Promoting Reverence by Making Sacrament Meeting Child-friendly
There is currently a churchwide campaign to improve Sabbath Day observance. While Sacrament meeting is only part of the Sabbath day, many local congregations are focusing on Sacrament Meeting reverence.
I am pleased that Church leaders have been addressing this issue by not only encouraging members to adopt better personal behavior, but also by looking at policy solutions, such as moving Sacrament Meeting planning from the all-male bishopric to the Ward Council, a larger group that includes women.
I have some more policy ideas. I am a mother of four Primary-aged children and motherhood is my single greatest barrier to Sacrament Meeting reverence. Some elderly members of my congregation have helpfully informed me that their children were much better behaved than mine are. I suspect that these people have either forgotten what it is like to hush a whole rowful of children through a long meeting that is not age-appropriate for them, or that they raised their children back when naughty children used to get whippings. I think my children might be quiet if I threatened them with a whip, but I am not going to do that (even if I actually do want to whip them by the time Sacrament Meeting is over). What if we tried some of these strategies instead?
• Consider offering Primary and Nursery during Sacrament meeting. Of course, the downside to this solution is that some adults would need to miss the meeting to attend to the children.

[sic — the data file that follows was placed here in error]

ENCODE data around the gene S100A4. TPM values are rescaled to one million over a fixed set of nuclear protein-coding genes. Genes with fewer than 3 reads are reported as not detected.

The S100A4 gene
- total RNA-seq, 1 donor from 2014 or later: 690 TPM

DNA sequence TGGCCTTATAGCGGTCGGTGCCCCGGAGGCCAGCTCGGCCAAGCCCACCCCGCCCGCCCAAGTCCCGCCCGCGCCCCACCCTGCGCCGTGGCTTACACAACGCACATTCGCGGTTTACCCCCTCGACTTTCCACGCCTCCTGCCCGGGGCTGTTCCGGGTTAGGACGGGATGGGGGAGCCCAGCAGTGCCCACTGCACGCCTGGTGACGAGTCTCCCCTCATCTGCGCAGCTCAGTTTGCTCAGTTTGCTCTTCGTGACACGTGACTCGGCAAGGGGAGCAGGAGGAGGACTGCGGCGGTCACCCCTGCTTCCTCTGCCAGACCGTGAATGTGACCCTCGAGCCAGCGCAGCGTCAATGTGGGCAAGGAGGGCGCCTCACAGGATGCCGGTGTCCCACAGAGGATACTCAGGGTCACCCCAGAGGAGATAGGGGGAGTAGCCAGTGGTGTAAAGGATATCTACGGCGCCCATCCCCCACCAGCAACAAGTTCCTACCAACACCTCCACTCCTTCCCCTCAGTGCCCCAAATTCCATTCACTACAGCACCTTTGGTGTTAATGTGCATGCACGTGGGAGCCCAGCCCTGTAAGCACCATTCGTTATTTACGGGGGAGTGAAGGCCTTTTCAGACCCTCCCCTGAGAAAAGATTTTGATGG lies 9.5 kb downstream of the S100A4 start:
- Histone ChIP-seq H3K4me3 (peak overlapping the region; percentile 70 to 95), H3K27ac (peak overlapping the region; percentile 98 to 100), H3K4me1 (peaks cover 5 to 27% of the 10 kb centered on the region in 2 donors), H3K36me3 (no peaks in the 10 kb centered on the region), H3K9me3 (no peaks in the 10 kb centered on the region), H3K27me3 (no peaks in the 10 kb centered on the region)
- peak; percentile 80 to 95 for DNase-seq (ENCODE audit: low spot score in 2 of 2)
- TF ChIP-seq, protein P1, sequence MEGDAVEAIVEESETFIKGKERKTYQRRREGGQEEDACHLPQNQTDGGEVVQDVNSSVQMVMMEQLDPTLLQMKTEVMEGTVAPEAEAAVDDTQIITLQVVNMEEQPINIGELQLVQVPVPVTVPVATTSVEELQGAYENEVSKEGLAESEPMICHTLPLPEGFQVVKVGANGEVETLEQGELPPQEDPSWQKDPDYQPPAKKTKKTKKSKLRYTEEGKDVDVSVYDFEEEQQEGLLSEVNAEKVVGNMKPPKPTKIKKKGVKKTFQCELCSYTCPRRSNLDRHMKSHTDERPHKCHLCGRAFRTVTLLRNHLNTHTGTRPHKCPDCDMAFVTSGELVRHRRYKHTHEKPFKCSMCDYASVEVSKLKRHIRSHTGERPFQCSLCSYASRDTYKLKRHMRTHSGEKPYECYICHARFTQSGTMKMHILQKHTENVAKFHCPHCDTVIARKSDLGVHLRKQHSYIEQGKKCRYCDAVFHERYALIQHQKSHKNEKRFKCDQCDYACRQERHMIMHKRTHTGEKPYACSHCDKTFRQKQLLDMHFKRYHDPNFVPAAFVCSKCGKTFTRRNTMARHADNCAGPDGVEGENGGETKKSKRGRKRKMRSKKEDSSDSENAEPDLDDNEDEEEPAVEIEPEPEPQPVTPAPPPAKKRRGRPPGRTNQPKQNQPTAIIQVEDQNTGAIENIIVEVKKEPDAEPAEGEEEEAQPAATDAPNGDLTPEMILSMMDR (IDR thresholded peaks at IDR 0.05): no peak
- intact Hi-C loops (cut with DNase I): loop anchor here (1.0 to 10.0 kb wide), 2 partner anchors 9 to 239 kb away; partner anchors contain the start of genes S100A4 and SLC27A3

• Shorten Sacrament Meeting. It would be easier to keep children satisfied for a meeting that is 30-45 minutes long, instead of over an hour long.
• Have Bishopric members sit with their families so they can help their wives care for children during the meeting.
• Allow multimedia presentations and visual aids during Sacrament Meeting. Many chapels are already equipped with movie screens and projectors. The church already offers quality videos, music and images at lds.org, but current policy limits their use to class time, not Sacrament Meeting.
• Allow music to play during the passing of the Sacrament.
• Allow a wider variety of musical instruments and musical styles, including upbeat numbers people can clap along to. Quieter is not necessarily more reverent.
Many of these suggestions would not only make Sacrament Meeting more entertaining for children but for their parents as well. Of course, feeling entertained is not the same as feeling reverent, but boredom is not reverence either. Better engaging children and adults might facilitate an atmosphere where reverence is more likely and temper tantrums less so.